Personally, I love reading all about birth order and the middle child complex. I find it fascinating in the way that such small details from your childhood can affect you significantly as you're older. It's much like the butterfly effect in which one tiny event -- maybe your mom forgetting to watch your stellar recital because she's rushing off the drive your siblings off to their own places and you're waiting for her to pick you up for 30 minutes in the rain -- and that grows on you and changes you. Birth order reveals more about yourself than you think; more accurate than horoscopes will ever be.
As I'm approaching my junior year in high school and my sixteenth year of living, I've grown to thank the universe for blessing me with the so called, "middle child syndrome." Middles of the world, listen up: you have gifts and opportunities that you should take full advantage of.
When I was younger, my middleness came in handy for trivial things, like whenever I got a bad grades (okay, it still is handy). Generally, my parents focused so much more on my older and younger sisters, and grades were no exception. But this so called neglect, nay, independence, allows me to make up my mind on things like my political, religious, and philosophical views, and ultimately diverge from what my parents had raised me to believe.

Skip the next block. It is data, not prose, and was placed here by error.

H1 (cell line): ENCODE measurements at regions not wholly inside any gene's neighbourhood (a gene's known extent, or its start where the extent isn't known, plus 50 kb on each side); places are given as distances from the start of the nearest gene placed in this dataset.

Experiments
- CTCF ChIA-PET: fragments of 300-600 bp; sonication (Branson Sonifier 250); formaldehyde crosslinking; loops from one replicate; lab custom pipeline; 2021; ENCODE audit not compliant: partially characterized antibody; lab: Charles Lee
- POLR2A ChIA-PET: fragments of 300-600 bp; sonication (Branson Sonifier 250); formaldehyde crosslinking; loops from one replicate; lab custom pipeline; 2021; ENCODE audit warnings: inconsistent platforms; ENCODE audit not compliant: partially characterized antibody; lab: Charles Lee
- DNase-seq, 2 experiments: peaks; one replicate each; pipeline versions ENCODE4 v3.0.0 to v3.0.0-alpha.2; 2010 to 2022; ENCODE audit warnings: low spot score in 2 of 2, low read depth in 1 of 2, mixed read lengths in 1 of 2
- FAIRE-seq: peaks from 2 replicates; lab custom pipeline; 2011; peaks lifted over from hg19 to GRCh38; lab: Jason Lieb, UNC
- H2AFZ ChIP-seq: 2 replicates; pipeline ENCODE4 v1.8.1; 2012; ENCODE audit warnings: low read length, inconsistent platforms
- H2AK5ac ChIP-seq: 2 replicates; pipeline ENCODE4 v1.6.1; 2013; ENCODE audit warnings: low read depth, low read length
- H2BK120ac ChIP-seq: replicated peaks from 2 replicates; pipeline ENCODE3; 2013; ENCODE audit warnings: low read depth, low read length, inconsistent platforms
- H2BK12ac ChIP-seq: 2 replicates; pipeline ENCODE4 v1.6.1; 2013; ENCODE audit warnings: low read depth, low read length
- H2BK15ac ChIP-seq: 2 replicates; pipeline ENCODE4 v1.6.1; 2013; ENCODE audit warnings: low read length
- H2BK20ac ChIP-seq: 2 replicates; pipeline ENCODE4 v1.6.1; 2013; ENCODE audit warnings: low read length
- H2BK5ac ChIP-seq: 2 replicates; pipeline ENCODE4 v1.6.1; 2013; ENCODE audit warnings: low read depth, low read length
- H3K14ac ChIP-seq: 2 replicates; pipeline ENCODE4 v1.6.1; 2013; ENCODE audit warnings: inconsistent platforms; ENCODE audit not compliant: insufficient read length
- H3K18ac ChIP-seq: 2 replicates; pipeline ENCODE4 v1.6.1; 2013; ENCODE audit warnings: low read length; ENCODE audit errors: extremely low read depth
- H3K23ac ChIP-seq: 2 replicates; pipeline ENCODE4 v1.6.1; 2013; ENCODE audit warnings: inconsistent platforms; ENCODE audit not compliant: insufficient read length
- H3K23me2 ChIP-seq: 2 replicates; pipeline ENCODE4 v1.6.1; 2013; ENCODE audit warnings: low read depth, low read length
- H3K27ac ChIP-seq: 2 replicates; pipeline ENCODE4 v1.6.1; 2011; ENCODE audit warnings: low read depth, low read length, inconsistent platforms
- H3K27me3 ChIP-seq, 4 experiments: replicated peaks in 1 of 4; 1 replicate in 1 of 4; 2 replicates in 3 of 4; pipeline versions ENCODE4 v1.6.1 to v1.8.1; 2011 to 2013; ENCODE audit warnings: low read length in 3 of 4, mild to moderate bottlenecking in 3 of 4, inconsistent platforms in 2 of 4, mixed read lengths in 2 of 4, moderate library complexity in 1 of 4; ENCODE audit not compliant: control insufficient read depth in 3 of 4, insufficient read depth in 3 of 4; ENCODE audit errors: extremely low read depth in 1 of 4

By nature, middles are rebellious and unconventional. We question the ordinary -- things most people would overlook. You could imagine the frustration of my dad, who hoped all three of his daughters would take a mathematics or science related path, when I beckoned for his help on my geometry homework. I asked him stuff like why were functions necessary, and how would it help you later in life unless you're an economist or financer because I'm pretty sure studying the line of f(x)=x2 +3x+9 won't save the world or elect the next president or decrease the poverty rate, but try to convince me otherwise.
Nonetheless, as my parents tag along my older sister in college and my younger sister starting her freshmen year who are plunging into business and accounting and fields of biology I didn't even know existed, they have given me my space to experiment in whatever I choose, and room to grow, which I am forever thankful for.
That being said, middles are also a bit lost. But we're not a lost cause. For us, personal growth and discovering who we are is just as important as finding a stable career path and surrounding ourselves with the right friends.
Being the middle child is awesome. Sure, we get the worst of the worst hand-me-downs, and sometimes our siblings gang up on us and we're forced to entertain ourselves, but we are our own best friends, and the ones who will change the world.
Fun fact: Over 50 percent of presidents were middle-borns.Famous middles:
- Charles Darwin
- Susan B. Anthony
- Abraham Lincoln
- Ernest Hemingway
- John F. Kennedy
- Martin Luther King Jr.
- Princess Diana
- Nelson Mandela
- 14th Dalai Lama (current)
- Warren Buffett